This is a very tricky situation. What has worked for me is trying to let the interviewee determine the direction of the conversation more autonomously to regain their interest. If this doesn’t work, I would try to get to the key questions quickly and then end the interview to make it less painful for both of you. If you want to be more provocative you can also ask the interviewee why this topic bores them. Maybe this will take the conversation in exciting new directions.

To stop them from getting distracted online, it is a good idea to explain at the beginning of the interview how important it is that you have their full attention. This will at least make it less likely that they engage in some other activity while you interview them.

  1. Interviewee answers with yes or no

This is a situation where you should seriously reflect on your own questions. Are they not phrased openly enough (i.e. open ended not leading to yes / no answers)? Can you think of other ways to probe for longer answers, such as “Can you tell me more about this?” “What is the story behind this?” “Do you have an example to illustrate this?” If the interviewee is still very much sticking to yes and no, then sometimes it is just best to end the interview early.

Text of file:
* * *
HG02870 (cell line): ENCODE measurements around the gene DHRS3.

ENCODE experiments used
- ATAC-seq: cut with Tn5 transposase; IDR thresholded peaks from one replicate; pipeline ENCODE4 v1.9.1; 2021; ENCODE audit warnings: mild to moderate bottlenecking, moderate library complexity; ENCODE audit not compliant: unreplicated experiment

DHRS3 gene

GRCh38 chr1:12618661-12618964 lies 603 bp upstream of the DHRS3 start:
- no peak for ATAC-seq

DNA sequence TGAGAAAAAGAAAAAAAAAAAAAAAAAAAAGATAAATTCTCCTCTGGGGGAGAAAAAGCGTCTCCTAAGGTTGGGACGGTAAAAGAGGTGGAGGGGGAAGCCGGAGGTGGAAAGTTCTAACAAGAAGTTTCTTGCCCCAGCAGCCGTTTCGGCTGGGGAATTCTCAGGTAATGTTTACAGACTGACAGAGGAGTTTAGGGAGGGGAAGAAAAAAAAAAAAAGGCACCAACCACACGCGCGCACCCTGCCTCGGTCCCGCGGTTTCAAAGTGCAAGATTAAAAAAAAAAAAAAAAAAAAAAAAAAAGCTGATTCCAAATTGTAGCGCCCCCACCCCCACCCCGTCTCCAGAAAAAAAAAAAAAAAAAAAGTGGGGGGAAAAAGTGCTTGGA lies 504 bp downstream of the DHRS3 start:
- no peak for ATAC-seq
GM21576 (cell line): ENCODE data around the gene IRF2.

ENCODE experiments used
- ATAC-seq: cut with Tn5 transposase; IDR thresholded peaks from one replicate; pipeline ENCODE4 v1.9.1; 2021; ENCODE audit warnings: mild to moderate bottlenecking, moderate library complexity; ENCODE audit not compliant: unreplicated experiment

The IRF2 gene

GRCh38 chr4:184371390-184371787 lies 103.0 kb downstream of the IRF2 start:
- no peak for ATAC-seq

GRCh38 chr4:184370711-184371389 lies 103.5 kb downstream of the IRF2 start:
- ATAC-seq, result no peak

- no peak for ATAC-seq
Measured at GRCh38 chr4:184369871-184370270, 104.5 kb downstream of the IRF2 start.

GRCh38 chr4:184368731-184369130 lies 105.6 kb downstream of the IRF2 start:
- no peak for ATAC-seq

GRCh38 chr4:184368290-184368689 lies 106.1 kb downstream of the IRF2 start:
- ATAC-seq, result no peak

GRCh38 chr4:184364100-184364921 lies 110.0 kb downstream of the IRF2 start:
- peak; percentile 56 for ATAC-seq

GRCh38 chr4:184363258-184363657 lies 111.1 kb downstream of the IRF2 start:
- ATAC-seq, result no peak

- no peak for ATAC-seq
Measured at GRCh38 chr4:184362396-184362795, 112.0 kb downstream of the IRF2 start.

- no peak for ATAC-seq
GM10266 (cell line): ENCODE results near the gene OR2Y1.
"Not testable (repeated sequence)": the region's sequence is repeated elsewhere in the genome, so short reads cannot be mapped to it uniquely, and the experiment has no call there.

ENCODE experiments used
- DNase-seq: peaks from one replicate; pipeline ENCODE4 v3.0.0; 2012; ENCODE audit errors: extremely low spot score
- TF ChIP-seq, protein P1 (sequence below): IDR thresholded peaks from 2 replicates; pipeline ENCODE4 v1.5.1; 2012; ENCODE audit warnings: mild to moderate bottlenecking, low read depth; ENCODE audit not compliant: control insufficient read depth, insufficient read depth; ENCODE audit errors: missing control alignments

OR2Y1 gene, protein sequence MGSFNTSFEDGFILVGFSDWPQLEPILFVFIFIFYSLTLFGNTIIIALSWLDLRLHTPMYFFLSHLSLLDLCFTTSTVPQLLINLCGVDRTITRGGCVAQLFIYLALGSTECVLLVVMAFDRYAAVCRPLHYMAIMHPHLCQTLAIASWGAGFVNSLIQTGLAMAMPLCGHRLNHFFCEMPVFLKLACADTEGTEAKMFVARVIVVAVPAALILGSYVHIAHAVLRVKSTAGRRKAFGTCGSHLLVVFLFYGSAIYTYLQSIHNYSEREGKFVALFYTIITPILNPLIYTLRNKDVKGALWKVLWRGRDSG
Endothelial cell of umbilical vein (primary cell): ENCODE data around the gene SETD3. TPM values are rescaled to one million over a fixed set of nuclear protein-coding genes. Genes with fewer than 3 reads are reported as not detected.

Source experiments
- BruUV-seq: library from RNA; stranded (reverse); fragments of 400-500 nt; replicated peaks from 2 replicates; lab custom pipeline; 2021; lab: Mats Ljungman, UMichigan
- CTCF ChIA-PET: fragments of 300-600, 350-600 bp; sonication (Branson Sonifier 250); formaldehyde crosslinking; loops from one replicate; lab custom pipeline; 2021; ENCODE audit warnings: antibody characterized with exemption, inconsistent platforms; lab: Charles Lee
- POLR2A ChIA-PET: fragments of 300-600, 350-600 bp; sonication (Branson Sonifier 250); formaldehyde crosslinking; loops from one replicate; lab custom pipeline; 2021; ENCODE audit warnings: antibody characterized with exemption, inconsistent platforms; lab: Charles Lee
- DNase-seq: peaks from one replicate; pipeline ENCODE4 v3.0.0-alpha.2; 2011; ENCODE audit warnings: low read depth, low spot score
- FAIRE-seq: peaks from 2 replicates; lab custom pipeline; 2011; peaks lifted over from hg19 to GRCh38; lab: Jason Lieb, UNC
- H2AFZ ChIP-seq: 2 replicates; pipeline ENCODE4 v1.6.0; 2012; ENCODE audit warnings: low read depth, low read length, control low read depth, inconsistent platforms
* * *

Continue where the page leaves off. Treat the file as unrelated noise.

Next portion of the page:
1. Interviewee goes off to talk about something irrelevant for you

This is again a very difficult situation. You are glad they share their stories with you but you want to make sure you cover the key questions you have prepared. In this situation, I would stop the interviewee after a little while and say something like “That is so interesting, thank you for sharing, but going back to this topic…”

  1. Connection drops while interviewing (if online)

In this situation it is very important that you immediately write down what you were talking about when the connection dropped. Even if it is just a few seconds, you may both forget where you left off leading to valuable information getting lost. It happened to me on a few occasions and it is painful; so I now have a pen and paper ready so that I can write down the last sentences immediately after the connection drops.